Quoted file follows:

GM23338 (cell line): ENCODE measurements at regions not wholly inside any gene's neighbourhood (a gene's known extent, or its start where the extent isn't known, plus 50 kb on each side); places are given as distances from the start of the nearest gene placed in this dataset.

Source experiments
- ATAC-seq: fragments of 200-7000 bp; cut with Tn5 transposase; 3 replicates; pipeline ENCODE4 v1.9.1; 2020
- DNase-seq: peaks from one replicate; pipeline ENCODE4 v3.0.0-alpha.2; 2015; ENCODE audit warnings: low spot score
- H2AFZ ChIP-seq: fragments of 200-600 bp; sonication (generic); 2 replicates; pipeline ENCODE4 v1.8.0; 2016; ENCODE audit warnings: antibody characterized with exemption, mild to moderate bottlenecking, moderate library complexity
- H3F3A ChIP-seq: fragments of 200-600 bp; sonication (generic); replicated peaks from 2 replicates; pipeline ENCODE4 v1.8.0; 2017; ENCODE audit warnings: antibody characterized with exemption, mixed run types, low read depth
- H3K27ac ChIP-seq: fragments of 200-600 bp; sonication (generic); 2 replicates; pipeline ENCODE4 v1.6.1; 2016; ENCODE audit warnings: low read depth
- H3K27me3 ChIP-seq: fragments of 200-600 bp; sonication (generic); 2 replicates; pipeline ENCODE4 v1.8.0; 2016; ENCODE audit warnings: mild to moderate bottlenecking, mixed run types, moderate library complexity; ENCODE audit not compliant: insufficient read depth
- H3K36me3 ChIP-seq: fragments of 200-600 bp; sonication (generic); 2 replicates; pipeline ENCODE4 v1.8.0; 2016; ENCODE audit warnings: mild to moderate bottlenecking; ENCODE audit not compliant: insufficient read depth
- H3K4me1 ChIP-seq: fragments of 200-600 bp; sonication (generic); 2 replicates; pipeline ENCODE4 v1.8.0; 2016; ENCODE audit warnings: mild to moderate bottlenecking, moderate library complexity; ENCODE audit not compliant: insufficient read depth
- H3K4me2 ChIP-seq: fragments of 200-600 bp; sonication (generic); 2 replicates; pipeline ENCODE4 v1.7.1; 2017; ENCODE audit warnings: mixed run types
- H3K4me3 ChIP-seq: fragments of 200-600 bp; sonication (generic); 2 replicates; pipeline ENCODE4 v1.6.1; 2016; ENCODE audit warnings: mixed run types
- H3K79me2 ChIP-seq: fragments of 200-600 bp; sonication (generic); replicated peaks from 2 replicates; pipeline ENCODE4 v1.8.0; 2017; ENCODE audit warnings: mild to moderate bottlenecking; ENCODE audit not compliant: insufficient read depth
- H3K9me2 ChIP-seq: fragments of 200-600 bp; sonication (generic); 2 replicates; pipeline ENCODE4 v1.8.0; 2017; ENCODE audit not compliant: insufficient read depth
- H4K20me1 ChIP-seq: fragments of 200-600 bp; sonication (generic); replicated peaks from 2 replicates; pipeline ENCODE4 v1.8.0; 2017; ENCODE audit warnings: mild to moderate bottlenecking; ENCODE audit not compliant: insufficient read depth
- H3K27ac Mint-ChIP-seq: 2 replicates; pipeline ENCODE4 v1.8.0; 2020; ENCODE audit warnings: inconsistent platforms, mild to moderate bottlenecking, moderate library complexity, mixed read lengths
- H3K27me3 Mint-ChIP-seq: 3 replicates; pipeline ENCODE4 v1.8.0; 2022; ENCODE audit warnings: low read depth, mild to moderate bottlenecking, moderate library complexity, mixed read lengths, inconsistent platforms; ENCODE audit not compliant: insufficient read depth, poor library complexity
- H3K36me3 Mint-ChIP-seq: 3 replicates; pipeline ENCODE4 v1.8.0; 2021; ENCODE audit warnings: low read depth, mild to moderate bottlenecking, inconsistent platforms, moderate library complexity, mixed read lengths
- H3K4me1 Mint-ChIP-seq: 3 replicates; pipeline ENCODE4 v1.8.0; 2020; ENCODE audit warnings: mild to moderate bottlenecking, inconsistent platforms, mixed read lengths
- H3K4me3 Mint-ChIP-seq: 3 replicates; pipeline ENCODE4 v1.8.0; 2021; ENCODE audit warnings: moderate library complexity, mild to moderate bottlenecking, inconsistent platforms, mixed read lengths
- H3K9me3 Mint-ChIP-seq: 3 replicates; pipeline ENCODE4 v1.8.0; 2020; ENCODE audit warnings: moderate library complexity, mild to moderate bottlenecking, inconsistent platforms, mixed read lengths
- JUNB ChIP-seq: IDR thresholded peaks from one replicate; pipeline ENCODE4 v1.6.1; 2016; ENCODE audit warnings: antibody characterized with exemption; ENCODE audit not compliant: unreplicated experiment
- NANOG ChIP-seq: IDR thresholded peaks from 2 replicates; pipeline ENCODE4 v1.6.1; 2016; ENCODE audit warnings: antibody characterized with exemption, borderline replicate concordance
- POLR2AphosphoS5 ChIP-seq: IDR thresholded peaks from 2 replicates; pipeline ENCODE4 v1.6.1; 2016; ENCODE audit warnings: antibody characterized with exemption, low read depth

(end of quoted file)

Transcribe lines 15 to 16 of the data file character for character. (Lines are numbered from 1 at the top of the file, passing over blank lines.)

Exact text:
- H4K20me1 ChIP-seq: fragments of 200-600 bp; sonication (generic); replicated peaks from 2 replicates; pipeline ENCODE4 v1.8.0; 2017; ENCODE audit warnings: mild to moderate bottlenecking; ENCODE audit not compliant: insufficient read depth
- H3K27ac Mint-ChIP-seq: 2 replicates; pipeline ENCODE4 v1.8.0; 2020; ENCODE audit warnings: inconsistent platforms, mild to moderate bottlenecking, moderate library complexity, mixed read lengths